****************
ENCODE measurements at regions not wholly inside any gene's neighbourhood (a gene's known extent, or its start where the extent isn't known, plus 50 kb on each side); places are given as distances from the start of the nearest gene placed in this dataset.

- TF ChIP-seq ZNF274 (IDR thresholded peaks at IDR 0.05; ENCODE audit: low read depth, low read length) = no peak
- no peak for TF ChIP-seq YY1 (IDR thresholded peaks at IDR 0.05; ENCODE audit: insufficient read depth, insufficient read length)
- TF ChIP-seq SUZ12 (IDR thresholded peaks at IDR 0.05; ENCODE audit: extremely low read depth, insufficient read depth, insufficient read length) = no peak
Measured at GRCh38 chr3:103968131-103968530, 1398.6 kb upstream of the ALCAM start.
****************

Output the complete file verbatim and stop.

ENCODE measurements at regions not wholly inside any gene's neighbourhood (a gene's known extent, or its start where the extent isn't known, plus 50 kb on each side); places are given as distances from the start of the nearest gene placed in this dataset.

- TF ChIP-seq ZNF274 (IDR thresholded peaks at IDR 0.05; ENCODE audit: low read depth, low read length) = no peak
- no peak for TF ChIP-seq YY1 (IDR thresholded peaks at IDR 0.05; ENCODE audit: insufficient read depth, insufficient read length)
- TF ChIP-seq SUZ12 (IDR thresholded peaks at IDR 0.05; ENCODE audit: extremely low read depth, insufficient read depth, insufficient read length) = no peak
Measured at GRCh38 chr3:103968131-103968530, 1398.6 kb upstream of the ALCAM start.